August 11, 2017
Private: BookTalk: American Prisons: A Critical Primer on Culture and Conversion to Islam
by SpearIt, Associate Professor of Law, Texas Southern University Thurgood Marshall School of Law
*To purchase this book, click here.
In recent decades, the United States has been under a “lock ’em up and throw away the key” mentality when it comes to imprisonment. The Supreme Court has left the question of prison sentencing to the near-complete discretion of legislatures, while placing little constitutional constraint on how long inmates can be held in solitary confinement. This hands-off approach by the Court runs parallel to federal and state lawmaking that has ratcheted prison sentences upwards-only, making criminal sentencing in America something of a runaway train.
While American criminal justice doles out some of the harshest prison sentences in the world, there are a host of negative cultural impacts on society. Given that the vast majority of inmates are ultimately released back to the streets at a rate of over 700,000 annually, the “throw away the key” approach fails to take into account the social burden on communities to which these former prisoners return.
The overarching message of my anthology, American Prisons: A Critical Primer on Culture and Conversion to Islam, is that problems in prison are not isolated from society, and unlike the Las Vegas slogan, what happens in prison doesn’t stay in prison. Prisons are not neatly cornered off from society, but rather, are partners in toxic relationships with the communities to which ex-prisoners return. Against these sinister cultural developments, the book juxtaposes the quest for God and religious conversion. More specifically, widespread conversion to Islam over many generations has made prisons an important factor for the growth of Islam in America. The book concludes with policy prescriptions based on the notion that prison reform is not just about justice for those on lockdown, but communities on the outside as well.
One example is the serious health conditions suffered by prisoners, like HIV, gonorrhea, syphilis, and other sexually transmitted diseases. Often enough, these illnesses are spread by some released inmates when they return to their communities. Additionally, mental illness in prisons continues to be poorly treated and poses a special burden on communities when these prisoners are released. For the state, mentally ill prisoners are expensive to house, likely to face extra punishments in prison, and are likely to recidivate. As mentally ill prisoners disrupt the order of prison administration, one might only fathom the effect when released to already-stressed communities.
This work, moreover, illustrates how violence in prison often “spills” over into communities in a myriad of ways. Sometimes it is less a spill since prison gangs are notorious for orchestrating “hits” against individuals outside of prison. Gender violence in prison is another related problem that gets absorbed by communities and families, and translated into domestic sexual violence. This violence along with negative economic, political, mental, physical and health impacts, taken as a whole, denote that prisons perpetuate keeping underclass communities, underclass.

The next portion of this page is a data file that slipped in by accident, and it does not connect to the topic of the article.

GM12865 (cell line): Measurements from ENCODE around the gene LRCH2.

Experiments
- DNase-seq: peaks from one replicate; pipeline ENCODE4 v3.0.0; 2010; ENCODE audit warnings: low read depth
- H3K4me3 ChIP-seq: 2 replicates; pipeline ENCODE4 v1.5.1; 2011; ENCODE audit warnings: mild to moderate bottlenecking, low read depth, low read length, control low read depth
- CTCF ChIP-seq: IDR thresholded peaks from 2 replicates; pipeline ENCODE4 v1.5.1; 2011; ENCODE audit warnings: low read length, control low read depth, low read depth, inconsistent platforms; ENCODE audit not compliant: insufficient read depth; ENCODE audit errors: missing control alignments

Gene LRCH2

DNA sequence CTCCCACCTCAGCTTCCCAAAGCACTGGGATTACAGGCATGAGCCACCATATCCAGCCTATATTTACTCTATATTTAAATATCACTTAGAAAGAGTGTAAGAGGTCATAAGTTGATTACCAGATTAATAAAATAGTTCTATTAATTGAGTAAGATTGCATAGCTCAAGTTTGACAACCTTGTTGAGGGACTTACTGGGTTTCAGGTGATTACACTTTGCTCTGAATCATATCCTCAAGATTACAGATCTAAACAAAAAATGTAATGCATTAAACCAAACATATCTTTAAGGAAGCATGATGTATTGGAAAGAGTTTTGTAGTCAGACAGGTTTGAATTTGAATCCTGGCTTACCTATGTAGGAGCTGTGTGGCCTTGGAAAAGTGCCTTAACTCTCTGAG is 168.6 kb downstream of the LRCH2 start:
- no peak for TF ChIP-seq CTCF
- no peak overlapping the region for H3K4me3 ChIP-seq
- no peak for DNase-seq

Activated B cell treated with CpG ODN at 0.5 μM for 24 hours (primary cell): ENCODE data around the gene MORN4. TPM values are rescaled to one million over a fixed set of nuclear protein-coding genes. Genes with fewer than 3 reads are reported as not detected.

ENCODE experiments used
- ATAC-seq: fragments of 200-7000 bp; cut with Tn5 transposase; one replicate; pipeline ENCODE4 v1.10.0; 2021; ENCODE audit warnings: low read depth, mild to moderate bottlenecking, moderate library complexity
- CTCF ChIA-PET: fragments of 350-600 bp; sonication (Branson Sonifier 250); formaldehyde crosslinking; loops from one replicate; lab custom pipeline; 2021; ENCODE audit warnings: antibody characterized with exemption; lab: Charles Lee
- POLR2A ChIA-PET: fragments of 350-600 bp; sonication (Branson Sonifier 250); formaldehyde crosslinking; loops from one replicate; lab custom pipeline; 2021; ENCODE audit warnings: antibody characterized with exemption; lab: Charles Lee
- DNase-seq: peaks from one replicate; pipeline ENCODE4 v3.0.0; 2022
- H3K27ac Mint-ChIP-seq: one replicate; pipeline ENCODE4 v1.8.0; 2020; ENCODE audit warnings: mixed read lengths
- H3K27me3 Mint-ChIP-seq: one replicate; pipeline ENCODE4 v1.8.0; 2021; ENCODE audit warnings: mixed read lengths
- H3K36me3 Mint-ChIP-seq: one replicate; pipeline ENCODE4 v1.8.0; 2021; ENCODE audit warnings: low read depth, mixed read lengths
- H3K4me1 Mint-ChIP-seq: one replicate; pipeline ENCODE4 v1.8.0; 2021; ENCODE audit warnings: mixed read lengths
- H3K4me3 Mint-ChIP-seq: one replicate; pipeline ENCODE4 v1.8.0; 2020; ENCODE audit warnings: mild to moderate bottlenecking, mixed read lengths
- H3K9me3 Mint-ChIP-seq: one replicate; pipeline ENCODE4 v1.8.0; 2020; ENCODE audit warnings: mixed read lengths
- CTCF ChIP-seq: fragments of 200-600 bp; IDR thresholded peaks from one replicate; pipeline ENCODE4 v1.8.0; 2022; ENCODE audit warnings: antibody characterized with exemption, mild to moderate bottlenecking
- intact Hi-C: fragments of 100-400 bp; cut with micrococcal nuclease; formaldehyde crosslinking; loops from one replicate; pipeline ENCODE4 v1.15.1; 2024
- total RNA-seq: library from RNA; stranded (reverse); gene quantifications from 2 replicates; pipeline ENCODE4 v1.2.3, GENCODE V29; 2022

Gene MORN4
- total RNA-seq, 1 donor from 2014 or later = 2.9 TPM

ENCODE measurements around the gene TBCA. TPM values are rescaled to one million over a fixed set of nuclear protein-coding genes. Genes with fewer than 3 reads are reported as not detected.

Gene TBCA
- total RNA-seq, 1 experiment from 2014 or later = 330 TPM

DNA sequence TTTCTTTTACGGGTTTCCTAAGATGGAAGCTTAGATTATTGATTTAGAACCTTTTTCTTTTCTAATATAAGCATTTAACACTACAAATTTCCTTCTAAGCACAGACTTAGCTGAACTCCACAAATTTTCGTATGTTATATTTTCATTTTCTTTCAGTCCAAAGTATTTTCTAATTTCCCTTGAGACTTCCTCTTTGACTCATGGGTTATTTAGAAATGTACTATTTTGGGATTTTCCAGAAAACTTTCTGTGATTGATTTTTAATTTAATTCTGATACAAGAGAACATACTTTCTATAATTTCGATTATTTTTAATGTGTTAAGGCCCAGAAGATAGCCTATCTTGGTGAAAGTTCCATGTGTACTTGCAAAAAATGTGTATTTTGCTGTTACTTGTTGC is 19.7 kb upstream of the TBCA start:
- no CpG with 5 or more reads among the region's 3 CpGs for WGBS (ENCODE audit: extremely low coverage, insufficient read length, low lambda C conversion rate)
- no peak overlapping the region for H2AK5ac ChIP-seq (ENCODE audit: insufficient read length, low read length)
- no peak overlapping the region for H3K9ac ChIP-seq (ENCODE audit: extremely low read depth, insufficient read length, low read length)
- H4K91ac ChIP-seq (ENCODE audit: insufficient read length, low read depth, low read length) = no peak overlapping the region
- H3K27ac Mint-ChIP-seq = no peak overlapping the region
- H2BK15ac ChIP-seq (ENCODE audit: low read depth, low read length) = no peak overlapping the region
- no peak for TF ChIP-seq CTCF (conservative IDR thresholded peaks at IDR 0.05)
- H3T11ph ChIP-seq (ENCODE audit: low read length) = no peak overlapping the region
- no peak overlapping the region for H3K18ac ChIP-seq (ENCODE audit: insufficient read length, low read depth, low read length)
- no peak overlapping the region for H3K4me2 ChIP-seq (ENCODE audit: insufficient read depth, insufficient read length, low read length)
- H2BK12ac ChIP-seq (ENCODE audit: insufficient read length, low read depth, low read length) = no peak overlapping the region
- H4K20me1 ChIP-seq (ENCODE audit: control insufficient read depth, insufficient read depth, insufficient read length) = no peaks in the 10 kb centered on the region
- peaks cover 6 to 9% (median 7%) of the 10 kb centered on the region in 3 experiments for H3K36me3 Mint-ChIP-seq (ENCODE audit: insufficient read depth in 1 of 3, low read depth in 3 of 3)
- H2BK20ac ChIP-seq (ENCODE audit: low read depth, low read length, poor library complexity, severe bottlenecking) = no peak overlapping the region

Another critical finding is the juxtaposition of these ungodly cultural developments against the backdrop of God and religious conversion in prisons. The conversion from Christianity to Islam is a forceful phenomenon that seems to have had a positive impact on the lives of many behind bars and has helped ex-prisoners stay out of prison. With an estimated 40,000 inmates converting to Islam each year, Islamic teachings and lifestyle alterations have made prisons a central space for Islam in America.
As a direct result of Muslim living, the findings show that prisoners often experience a “double-conversion.” For many, the path to Islam may have begun with a nationalist, race-based, or other novel interpretation of Islam, yet that path later leads believers to embrace different ideologies.
This pattern of conversion undoubtedly augments the growth of traditional Islamic groups, including Sunni, Shia, and Sufi. All three major strands of Islam undoubtedly continue to grow as a result of prison ministries within groups like the Nation of Islam and Moorish Science Temple. Paradoxically, the growth of Islam in America continues to be indebted to the efforts of groups that are sometimes considered non-traditional or unorthodox, if not heterodox, by comparison.
One final noteworthy aspect of this book is its policy recommendations. The work dedicates a cluster of chapters to exploring how to correct some of these salient cultural problems. For example, with respect to religion, prison administrators should try to harness the power of religion more strategically than it has in the past and work to ensure that inmates have access to religious services, education, and training. Such activities are worthy of pursuit since they also converge with institutional goals of running an orderly prison and rehabilitating prisoners.
American Prisons answers why what happens in prison should matter to us all—because there is a symbiotic relationship between prisons and society that makes prison culture critical to the well-being of communities outside. Policymakers must gain meaningful perspective of this reality and implement more practical policies that address prisoners’ needs, normalize prison culture, and recognize that at the core, prison reform is a justice issue for communities too.